Designer fashion rental service Rent the Runway (RTR) has issued a response after being slammed for reportedly favoring business over employee wellbeing during the Covid-19 pandemic.
Throughout the pandemic, Rent the Runway has remained up and run. Although the company's subscribers were given the option to pause their subscriptions, many have continued to use the company's service and wear their designer pieces from home, as multiple Instagram posts tagged #thanksitsrtr and #stayinginwithrtr illustrate.
In order to keep up with demand, Rent the Runway was able to declare itself an essential business thanks to loopholes within executive orders in New Jersey and Texas - the states where the company's only two warehouses are located - according to a report from the Huffington Post.
The report, which interviewed 22 current and former RTR employees and three former contractors, went on to detail a slew of alleged unethical behaviors: as suspected positive Covid-19 cases popped up among workers, the company's warehouse workforce was given the option to either work without hazard pay or choose to not work without wages; warehouses were late to adopt social distancing and otherwise establish a safe working environment; warehouse and retail staff voiced unanswered concerns over the safety of handling used clothes; retail employees were unceremoniously laid-off via a Zoom call, while many customer service workers were laid-off in waves, without warning.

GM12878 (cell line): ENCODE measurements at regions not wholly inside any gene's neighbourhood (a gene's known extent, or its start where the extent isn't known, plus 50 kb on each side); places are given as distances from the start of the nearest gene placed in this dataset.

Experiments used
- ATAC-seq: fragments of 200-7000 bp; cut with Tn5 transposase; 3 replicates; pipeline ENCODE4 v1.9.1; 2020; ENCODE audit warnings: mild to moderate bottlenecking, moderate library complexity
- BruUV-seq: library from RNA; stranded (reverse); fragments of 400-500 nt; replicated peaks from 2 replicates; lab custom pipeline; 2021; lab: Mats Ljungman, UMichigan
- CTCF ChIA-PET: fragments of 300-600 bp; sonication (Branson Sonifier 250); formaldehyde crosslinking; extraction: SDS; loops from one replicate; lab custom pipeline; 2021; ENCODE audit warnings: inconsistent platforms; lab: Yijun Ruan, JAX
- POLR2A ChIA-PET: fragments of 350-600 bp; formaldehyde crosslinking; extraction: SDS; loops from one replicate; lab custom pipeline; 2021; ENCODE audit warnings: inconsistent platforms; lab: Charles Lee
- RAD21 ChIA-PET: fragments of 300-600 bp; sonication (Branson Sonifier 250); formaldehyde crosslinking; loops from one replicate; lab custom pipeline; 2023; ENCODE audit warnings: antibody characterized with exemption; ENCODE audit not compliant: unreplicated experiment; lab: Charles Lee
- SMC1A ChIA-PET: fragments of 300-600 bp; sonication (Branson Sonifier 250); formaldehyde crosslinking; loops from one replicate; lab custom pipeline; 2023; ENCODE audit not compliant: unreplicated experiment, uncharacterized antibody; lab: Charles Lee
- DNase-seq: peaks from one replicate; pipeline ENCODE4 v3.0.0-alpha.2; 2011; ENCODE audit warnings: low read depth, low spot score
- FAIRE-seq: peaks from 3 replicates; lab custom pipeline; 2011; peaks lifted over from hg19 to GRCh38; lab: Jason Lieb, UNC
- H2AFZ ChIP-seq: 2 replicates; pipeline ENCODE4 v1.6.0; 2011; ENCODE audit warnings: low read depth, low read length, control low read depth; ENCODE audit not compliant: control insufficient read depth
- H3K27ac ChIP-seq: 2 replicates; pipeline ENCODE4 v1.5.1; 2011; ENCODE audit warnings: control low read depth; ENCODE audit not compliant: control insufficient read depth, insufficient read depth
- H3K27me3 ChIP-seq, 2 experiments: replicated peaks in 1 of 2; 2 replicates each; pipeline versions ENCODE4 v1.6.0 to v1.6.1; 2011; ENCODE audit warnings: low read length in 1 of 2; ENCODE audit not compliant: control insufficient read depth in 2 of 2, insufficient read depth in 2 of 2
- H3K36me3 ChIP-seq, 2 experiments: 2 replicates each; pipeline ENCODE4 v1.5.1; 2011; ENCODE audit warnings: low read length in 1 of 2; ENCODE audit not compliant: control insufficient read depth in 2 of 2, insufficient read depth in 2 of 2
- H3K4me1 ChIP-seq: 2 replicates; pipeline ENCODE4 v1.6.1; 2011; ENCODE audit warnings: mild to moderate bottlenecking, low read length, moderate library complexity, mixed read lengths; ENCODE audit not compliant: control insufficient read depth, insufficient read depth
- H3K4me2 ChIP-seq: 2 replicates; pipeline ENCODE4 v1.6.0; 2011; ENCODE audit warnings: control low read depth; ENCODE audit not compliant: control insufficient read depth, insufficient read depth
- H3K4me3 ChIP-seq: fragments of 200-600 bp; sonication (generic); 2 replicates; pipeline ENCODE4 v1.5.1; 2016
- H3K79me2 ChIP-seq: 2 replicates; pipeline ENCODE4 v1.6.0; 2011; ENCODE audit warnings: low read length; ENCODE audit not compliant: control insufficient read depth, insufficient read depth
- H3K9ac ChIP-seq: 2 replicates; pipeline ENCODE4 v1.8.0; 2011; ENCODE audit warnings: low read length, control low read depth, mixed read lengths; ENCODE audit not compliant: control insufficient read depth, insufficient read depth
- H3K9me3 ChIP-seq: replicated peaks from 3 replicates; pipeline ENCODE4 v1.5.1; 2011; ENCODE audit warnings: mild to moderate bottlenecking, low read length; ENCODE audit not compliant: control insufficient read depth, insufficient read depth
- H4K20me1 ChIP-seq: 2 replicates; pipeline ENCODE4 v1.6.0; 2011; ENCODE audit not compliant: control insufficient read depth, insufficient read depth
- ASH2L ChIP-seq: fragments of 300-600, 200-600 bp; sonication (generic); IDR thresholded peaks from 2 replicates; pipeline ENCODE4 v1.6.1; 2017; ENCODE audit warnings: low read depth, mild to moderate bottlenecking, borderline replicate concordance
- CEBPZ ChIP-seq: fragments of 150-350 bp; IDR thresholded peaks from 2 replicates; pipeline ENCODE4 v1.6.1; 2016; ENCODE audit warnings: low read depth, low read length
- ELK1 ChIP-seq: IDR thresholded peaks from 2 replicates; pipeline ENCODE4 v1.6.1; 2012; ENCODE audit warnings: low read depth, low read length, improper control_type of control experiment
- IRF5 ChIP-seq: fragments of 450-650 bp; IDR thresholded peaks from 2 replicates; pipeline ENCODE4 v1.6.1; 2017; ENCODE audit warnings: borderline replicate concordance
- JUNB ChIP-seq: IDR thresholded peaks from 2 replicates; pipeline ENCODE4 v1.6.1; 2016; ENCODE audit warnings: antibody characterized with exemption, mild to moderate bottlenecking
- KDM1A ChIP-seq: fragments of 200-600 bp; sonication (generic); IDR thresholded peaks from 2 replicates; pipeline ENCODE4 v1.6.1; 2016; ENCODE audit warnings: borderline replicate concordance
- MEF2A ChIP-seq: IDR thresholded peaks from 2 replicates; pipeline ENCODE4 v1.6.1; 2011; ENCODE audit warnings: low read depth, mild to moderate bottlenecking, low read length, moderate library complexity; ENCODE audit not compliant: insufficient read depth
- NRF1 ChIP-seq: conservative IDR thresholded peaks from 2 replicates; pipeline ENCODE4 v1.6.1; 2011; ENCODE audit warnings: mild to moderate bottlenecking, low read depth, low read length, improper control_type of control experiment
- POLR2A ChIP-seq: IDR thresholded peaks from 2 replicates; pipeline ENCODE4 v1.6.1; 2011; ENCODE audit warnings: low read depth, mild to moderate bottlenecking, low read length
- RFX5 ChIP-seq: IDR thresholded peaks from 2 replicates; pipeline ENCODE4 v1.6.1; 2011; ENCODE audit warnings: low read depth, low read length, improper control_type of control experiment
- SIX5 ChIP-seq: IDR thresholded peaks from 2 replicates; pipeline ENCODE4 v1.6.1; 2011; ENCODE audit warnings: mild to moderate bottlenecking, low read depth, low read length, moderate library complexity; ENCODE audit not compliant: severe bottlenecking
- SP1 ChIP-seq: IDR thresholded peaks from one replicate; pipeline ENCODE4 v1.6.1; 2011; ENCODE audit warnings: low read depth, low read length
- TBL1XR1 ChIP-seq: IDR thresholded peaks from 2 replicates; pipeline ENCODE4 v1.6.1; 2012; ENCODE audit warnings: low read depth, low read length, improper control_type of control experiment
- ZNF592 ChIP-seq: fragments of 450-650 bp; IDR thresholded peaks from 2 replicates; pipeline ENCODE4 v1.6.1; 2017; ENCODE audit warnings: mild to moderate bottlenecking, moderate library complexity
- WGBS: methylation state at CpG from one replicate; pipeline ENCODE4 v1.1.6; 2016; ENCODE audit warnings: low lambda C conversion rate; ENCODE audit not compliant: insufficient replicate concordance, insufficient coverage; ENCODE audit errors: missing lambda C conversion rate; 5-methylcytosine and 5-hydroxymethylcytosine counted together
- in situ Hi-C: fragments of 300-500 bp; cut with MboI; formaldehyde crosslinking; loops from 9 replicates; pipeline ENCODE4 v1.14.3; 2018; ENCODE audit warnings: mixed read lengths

Late last week, the company released a response via Instagram.
"Like thousands of e-commerce businesses across categories, we remain operational during this unprecedented time to serve our customers and provide employment for our teams - safely," the company said.
"Because of the Covid-19 pandemic, RTR's sales have dropped significantly. We, therefore, have had to make difficult decisions to sustain the business by cutting costs across the board. Actions have included corporate employee furloughs, temporary pay reductions, and layoffs."
Further addressing accusations regarding its treatment of warehouse workers, the company continued:
"We adjusted our warehouse attendance policy so employees can choose not to work for any reason without any implications. No one is obligated to work if they are not comfortable doing so...all All warehouse and hourly employees have been encouraged to take advantage of their benefits during this time, including paid leave."
The company also said that it has implemented safety measures at its warehouses including requiring employees to wear face masks and gloves, instituting social distancing, and boosting its cleansing practices.
On May 8, Rent the Runway introduced a four-part plan that will give warehouse workers a $500 bonus and the option to accept a voluntary furlough that will allow employees to access unemployment benefits.
FashionNetwork.com has reached out to Rent the Runway for further comment but has yet to receive a comment.